Schizophrenia is a debilitating mental health disorder that affects more than 1% of the American population, or one in every 100 individuals between the ages of 16 to 30. Its’ symptoms include paranoid delusions, agitation, hallucinations, and dysfunctional thought processing. Until recently, schizophrenia was thought to be a single disease. However, scientists have found new evidence that suggests otherwise.
Schizophrenia Found to Actually Be These 8 Genetic Disorders
In research documented in 2014 at Washington University School of Medicine in St. Louis, MO, schizophrenia has been linked to a group of eight genetic disorders with their own set of symptoms. C. Robert Cloninger, MD, PhD, one of the study’s senior investigators, shares, “Genes don’t operate by themselves. They function in concert much like an orchestra, and to understand how they’re working, you have to know not just who the members of the orchestra are but how they interact.”
Commenting on their findings, co-investigator Dr. Dragan Svrakic, a professor of psychiatry at the university, says: “In the past, scientists had been looking for associations between individual genes and schizophrenia. When one study would identify an association, no one else could replicate it. What was missing was the idea that these genes don’t act independently. They work in concert to disrupt the brain’s structure and function, and that results in the illness.”
Facts about schizophrenia in the US:
- Schizophrenia is one the leading causes of disability in the US.
- Approximately 75% of people who develop schizophrenia are between the ages of 16 and 25
- Past research has indicated that 25% of people with schizophrenia recover completely
- 25% have symptoms that do not improve over time,
- 50% have symptoms than improve over a 10-year period.
Up until this research was conducted, about 80% of the risk factor for schizophrenia was known to be inherited. The recent study and research with more than 4,200 people identified distinct gene clusters that contributed to the eight different classes of this disease. The researchers looked at almost 700,000 areas of the genome that showed the variation occurring in a single unit of DNA. This variation is known as a single nucleotide polymorphism (SNP).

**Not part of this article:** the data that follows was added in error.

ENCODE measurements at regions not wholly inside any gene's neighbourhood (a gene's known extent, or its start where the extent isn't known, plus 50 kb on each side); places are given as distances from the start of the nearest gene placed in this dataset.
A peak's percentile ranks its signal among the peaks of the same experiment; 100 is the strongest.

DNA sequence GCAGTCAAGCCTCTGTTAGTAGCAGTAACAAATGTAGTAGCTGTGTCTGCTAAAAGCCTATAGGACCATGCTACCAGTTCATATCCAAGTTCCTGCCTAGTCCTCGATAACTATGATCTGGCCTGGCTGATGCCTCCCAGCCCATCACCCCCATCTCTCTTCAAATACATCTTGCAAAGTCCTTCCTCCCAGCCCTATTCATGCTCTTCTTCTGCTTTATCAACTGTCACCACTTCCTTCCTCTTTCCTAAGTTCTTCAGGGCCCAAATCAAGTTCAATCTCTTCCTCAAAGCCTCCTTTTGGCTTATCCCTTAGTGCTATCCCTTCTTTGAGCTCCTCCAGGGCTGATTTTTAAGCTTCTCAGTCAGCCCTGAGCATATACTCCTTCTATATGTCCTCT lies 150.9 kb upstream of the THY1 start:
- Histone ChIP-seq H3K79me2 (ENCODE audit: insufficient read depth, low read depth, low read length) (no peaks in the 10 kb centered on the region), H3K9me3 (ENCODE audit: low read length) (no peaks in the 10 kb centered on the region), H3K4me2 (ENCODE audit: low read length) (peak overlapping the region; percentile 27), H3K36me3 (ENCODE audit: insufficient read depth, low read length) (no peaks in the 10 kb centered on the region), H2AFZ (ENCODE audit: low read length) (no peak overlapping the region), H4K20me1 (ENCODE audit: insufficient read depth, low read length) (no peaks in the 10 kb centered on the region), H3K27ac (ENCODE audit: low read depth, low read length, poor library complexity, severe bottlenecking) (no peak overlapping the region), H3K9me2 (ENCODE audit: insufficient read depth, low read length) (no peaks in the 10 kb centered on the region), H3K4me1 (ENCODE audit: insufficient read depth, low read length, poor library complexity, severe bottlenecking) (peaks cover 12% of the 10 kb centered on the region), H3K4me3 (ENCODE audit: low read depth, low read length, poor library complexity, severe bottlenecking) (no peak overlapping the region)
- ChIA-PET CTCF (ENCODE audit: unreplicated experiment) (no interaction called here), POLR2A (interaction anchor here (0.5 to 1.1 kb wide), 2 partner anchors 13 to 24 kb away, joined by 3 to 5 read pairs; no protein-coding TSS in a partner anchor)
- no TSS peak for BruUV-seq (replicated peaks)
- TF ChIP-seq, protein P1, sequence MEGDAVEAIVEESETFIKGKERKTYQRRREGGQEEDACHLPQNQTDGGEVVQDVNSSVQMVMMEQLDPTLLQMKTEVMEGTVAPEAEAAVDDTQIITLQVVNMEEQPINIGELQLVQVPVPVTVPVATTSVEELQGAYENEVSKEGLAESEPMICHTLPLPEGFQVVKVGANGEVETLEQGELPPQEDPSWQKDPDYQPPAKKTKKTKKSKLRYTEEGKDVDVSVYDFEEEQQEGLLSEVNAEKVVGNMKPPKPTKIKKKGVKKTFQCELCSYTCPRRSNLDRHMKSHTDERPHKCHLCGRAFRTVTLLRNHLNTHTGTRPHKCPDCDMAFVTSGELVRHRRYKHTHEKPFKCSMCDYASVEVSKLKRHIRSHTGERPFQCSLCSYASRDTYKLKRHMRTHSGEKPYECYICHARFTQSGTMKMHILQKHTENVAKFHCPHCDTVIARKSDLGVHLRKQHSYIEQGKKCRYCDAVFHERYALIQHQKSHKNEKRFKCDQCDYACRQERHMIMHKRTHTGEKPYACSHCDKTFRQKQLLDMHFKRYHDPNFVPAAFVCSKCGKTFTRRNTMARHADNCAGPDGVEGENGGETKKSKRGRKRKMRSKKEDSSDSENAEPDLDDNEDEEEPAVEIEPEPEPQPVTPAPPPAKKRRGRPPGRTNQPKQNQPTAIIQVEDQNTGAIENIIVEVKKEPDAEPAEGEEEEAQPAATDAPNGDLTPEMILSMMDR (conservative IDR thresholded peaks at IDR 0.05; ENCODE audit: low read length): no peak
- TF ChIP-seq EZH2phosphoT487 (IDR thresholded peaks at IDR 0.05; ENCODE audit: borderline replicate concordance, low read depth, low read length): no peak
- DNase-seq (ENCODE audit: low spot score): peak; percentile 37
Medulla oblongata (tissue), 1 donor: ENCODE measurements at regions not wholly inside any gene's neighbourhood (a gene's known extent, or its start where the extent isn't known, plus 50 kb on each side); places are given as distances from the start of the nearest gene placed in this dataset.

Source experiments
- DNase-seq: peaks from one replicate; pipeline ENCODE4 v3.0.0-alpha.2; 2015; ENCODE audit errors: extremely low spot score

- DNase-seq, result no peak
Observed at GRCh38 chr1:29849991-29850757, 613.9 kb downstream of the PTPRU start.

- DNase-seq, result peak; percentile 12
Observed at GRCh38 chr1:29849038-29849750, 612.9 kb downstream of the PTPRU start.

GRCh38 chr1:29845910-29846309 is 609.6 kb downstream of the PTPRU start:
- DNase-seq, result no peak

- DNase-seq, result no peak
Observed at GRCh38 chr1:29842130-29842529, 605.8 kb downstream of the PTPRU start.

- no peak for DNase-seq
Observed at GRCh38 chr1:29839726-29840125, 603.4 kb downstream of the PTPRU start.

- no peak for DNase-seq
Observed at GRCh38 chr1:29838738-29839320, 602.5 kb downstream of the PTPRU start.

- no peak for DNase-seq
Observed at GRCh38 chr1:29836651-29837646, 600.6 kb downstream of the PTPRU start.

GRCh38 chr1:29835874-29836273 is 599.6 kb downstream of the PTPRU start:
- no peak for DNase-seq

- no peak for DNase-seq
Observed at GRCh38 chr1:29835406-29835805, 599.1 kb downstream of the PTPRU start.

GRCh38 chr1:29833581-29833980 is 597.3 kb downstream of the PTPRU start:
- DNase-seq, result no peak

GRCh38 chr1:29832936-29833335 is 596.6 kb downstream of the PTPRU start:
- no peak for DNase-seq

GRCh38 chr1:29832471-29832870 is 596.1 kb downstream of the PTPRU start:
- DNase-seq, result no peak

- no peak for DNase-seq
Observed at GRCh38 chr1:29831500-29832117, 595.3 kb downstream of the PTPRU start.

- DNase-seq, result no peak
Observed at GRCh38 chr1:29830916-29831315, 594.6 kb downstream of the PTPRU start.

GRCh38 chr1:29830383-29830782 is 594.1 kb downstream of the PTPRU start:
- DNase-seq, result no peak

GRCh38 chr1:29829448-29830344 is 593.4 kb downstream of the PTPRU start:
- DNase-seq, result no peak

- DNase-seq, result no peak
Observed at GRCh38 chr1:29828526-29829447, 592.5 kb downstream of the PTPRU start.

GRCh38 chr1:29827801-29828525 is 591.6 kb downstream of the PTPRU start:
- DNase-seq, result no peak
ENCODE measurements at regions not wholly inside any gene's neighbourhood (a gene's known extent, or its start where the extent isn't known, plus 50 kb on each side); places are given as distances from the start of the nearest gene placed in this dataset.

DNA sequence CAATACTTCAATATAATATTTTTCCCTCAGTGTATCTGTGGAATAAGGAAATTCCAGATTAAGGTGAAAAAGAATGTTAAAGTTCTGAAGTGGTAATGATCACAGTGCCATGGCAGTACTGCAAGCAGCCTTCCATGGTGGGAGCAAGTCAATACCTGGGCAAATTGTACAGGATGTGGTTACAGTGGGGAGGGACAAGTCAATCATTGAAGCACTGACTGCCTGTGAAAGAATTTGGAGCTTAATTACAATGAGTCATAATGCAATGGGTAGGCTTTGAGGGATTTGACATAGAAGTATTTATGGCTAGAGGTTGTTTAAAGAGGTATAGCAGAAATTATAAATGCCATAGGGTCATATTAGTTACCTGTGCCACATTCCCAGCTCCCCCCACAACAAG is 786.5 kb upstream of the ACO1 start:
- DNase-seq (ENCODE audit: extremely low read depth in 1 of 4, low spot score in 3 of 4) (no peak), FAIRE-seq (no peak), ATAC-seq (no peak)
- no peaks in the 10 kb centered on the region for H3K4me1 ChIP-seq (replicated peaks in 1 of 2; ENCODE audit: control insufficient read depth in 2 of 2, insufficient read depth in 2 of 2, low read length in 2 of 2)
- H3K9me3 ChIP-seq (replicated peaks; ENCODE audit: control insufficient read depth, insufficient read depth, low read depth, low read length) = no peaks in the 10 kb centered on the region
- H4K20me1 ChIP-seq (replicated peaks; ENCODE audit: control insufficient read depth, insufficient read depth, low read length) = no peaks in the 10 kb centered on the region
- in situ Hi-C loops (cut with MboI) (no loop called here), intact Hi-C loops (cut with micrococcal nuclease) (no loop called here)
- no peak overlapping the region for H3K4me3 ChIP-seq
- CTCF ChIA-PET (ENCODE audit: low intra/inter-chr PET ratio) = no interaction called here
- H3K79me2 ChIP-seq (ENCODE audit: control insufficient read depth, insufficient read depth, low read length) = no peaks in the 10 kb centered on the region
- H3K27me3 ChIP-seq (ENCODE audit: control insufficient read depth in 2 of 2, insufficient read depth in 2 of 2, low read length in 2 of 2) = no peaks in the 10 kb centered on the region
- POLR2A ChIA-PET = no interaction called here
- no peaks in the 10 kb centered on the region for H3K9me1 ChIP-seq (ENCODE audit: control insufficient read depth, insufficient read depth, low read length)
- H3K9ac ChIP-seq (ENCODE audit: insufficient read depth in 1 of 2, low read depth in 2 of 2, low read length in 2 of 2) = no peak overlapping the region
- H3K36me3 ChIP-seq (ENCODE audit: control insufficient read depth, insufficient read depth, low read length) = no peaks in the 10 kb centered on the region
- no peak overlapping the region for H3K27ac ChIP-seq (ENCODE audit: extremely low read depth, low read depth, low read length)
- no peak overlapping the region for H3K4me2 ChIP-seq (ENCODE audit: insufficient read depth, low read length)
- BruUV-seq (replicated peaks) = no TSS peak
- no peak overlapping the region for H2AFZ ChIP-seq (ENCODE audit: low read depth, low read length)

“By comparing the SNPs of schizophrenic individuals with those of healthy controls, the team was able to identify the genetic variations linked to schizophrenia. Individuals with schizophrenia were divided into groups based on the type and severity of their symptoms. The team looked at how the genetic variations interacted with each other to produce specific symptoms of the disorder.”
Ultimately, the researchers discovered that eight distinct forms of genetically based schizophrenia currently exist, with symptoms ranging from mild to severe. Researchers began to match symptoms with people’s unique genetic features to create genetic profiles. The results showed that, based on the genetic profiles, people are more susceptible to developing schizophrenia in their lives. As per the university’s findings, some patients who have hallucinations were matched to a distinct genetic feature with other symptoms. These specific genetic variations concluded a 95% certainty in the disease. For example, they found that disorganized speech and behavior were associated with a set of DNA variation that carried a 100% risk for schizophrenia.
Unfortunately, most of the variables regarding schizophrenia have not been explained. However, Dr. Cloninger said, “What we’ve done here, after a decade of frustration in the field of psychiatric genetics, is identify the way genes interact with each other, how the ‘orchestra’ is either harmonious and leads to health, or disorganized in ways that lead to distinct classes of schizophrenia.”
The team of researchers also believes that by studying how these genes interact, they can start to uncover new information about other common disorders, such as heart disease and diabetes. Even though the exact mutations that cause schizophrenia are not yet pinpointed, there is hope for the future of the illness. Genetic research continues in the regions of the brain so that schizophrenia can be cured, as it robs millions of individuals from having a mentally healthy life.
Treatments for the disease have not changed, or advanced, in over 50 years since the discovery of drugs that reduce the activity of the chemical messenger called dopamine. After this recent discovery, these drugs are being targeted for further investigation, since the findings are based in areas of genetic variations.